Epigenome-wide association study of adiposity and future risk of obesity-related diseases

Gianluca Campanella, Marc J. Gunter, Silvia Polidoro, Vittorio Krogh, Domenico Palli, Salvatore Panico, Carlotta Sacerdote, Rosario Tumino, Giovanni Fiorito, Simonetta Guarrera, Licia Iacoviello, Ingvar A. Bergdahl, Beatrice Melin, Per Lenner, Theo M.C.M. de Kok, Panagiotis Georgiadis, Jos C.S. Kleinjans, Soterios A. Kyrtopoulos, H. Bas Bueno-de-Mesquita, Karen A. LillycropAnne M. May, N. Charlotte Onland-Moret, Robert Murray, Elio Riboli, Monique Verschuren, Eiliv Lund, Nicolle Mode, Torkjel M. Sandanger, Valentina Fiano, Morena Trevisan, Giuseppe Matullo, Philippe Froguel, Paul Elliott, Paolo Vineis, Marc Chadeau-Hyam

Research output: Contribution to journalArticle

Abstract

Background: Obesity is an established risk factor for several common chronic diseases such as breast and colorectal cancer, metabolic and cardiovascular diseases; however, the biological basis for these relationships is not fully understood. To explore the association of obesity with these conditions, we investigated peripheral blood leucocyte (PBL) DNA methylation markers for adiposity and their contribution to risk of incident breast and colorectal cancer and myocardial infarction. Methods: DNA methylation profiles (Illumina Infinium® HumanMethylation450 BeadChip) from 1941 individuals from four population-based European cohorts were analysed in relation to body mass index, waist circumference, waist-hip and waist-height ratio within a meta-analytical framework. In a subset of these individuals, data on genome-wide gene expression level, biomarkers of glucose and lipid metabolism were also available. Validation of methylation markers associated with all adiposity measures was performed in 358 individuals. Finally, we investigated the association of obesity-related methylation marks with breast, colorectal cancer and myocardial infarction within relevant subsets of the discovery population. Results: We identified 40 CpG loci with methylation levels associated with at least one adiposity measure. Of these, one CpG locus (cg06500161) in ABCG1 was associated with all four adiposity measures (P = 9.07×10 8 to 3.27×10−18) and lower transcriptional activity of the full-length isoform of ABCG1 (P = 6.00×10−7), higher triglyceride levels (P = 5.37×10 9) and higher triglycerides-to-HDL cholesterol ratio (P = 1.03×10−10). Of the 40 informative and obesity-related CpG loci, two (in IL2RB and FGF18) were significantly associated with colorectal cancer (inversely, P < 1.6×10−3) and one intergenic locus on chromosome 1 was inversely associated with myocardial infarction (P < 1.25×10−3), independently of obesity and established risk factors. Conclusion: Our results suggest that epigenetic changes, in particular altered DNA methylation patterns, may be an intermediate biomarker at the intersection of obesity and obesity-related diseases, and could offer clues as to underlying biological mechanisms.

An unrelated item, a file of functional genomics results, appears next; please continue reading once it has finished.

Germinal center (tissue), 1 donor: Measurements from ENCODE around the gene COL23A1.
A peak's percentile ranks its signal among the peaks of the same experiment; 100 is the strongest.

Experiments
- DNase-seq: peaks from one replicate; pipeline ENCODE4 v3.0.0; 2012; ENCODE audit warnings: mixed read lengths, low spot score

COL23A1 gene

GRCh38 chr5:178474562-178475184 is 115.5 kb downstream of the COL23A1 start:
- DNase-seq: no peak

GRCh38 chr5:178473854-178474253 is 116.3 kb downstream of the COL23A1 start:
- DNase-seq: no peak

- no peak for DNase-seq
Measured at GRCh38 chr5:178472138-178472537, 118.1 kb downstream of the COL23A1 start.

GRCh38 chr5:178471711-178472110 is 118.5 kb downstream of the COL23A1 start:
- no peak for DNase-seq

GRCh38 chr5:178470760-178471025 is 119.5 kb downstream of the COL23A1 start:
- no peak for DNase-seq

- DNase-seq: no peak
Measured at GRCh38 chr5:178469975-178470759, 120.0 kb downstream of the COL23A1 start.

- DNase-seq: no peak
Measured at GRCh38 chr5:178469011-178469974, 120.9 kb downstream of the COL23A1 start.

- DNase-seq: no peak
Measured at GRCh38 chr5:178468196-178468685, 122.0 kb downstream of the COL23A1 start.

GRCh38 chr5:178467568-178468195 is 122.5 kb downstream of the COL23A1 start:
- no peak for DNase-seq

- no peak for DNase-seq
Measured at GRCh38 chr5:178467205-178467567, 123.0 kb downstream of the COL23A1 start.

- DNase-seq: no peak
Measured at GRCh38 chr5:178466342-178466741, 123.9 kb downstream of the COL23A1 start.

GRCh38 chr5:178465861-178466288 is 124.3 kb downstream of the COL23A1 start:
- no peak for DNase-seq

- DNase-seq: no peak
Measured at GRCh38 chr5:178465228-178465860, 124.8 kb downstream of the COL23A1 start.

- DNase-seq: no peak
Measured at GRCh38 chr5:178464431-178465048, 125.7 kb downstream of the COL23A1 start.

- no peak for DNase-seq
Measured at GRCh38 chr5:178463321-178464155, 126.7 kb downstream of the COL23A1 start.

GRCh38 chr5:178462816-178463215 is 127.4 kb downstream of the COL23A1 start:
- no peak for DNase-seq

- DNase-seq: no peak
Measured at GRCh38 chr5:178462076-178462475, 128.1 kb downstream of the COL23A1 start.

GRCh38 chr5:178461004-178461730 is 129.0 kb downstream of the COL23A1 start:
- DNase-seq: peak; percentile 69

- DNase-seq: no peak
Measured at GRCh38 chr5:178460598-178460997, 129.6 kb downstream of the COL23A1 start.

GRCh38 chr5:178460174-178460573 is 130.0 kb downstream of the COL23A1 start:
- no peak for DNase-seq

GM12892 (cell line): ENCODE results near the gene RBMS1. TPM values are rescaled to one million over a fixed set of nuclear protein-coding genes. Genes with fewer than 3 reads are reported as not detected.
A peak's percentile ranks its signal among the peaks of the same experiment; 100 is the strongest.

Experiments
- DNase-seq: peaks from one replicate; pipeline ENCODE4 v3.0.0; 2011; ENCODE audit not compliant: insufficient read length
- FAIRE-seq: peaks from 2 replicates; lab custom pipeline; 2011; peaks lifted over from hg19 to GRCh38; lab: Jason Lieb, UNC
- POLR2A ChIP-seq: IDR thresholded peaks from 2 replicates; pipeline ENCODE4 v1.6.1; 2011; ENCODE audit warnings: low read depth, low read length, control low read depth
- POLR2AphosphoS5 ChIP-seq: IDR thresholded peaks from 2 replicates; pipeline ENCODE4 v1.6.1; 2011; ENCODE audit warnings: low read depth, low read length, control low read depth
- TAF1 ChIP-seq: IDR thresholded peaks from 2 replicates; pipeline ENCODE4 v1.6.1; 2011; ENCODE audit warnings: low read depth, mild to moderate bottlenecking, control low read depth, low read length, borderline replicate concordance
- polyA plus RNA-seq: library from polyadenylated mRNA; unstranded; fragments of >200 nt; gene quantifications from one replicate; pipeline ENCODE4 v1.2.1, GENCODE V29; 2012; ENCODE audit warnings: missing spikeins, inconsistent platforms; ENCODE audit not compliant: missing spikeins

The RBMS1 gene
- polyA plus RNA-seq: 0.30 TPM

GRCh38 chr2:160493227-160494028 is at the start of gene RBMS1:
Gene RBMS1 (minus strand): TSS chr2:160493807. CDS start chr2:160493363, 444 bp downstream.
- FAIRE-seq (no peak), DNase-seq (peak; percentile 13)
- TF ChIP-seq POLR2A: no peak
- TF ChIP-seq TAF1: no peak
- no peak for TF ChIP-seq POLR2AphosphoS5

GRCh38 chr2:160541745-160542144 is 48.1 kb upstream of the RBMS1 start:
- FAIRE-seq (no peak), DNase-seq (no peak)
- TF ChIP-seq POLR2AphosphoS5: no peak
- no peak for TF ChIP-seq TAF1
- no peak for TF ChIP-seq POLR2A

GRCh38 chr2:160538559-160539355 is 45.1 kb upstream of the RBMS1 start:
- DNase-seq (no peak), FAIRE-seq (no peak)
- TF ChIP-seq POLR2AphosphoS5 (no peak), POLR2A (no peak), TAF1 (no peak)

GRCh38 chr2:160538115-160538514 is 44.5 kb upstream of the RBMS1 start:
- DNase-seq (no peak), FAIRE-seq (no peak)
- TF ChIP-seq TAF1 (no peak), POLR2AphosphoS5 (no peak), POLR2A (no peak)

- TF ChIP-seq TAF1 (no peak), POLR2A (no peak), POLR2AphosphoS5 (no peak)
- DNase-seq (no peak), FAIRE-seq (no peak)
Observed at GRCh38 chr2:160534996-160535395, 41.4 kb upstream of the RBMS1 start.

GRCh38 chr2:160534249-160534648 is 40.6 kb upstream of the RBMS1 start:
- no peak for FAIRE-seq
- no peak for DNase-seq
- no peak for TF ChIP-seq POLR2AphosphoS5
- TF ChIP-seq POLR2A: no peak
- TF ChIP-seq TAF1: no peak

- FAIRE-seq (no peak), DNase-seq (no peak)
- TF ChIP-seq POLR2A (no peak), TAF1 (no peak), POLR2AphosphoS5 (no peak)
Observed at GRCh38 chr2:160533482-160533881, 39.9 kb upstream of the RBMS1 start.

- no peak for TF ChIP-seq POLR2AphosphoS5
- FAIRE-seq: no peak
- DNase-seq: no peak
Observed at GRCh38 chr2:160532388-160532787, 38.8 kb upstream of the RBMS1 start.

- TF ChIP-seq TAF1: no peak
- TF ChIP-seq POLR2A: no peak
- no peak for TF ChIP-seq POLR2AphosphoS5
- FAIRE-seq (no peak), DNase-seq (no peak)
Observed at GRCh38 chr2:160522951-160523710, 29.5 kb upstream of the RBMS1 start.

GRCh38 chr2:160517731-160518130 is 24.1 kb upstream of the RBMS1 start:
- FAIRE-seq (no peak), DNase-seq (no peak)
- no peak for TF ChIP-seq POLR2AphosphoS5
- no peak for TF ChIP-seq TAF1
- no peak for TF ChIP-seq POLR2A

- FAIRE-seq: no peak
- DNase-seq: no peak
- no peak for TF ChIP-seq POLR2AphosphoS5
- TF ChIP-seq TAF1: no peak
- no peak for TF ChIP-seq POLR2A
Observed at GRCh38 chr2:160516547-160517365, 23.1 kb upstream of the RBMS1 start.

Original languageEnglish
Pages (from-to)2022-2035
Number of pages14
JournalInternational Journal of Obesity
Volume42
Issue number12
DOIs
Publication statusPublished - Dec 1 2018

ASJC Scopus subject areas

  • Medicine (miscellaneous)
  • Endocrinology, Diabetes and Metabolism
  • Nutrition and Dietetics

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    Campanella, G., Gunter, M. J., Polidoro, S., Krogh, V., Palli, D., Panico, S., Sacerdote, C., Tumino, R., Fiorito, G., Guarrera, S., Iacoviello, L., Bergdahl, I. A., Melin, B., Lenner, P., de Kok, T. M. C. M., Georgiadis, P., Kleinjans, J. C. S., Kyrtopoulos, S. A., Bueno-de-Mesquita, H. B., ... Chadeau-Hyam, M. (2018). Epigenome-wide association study of adiposity and future risk of obesity-related diseases. International Journal of Obesity, 42(12), 2022-2035. https://doi.org/10.1038/s41366-018-0064-7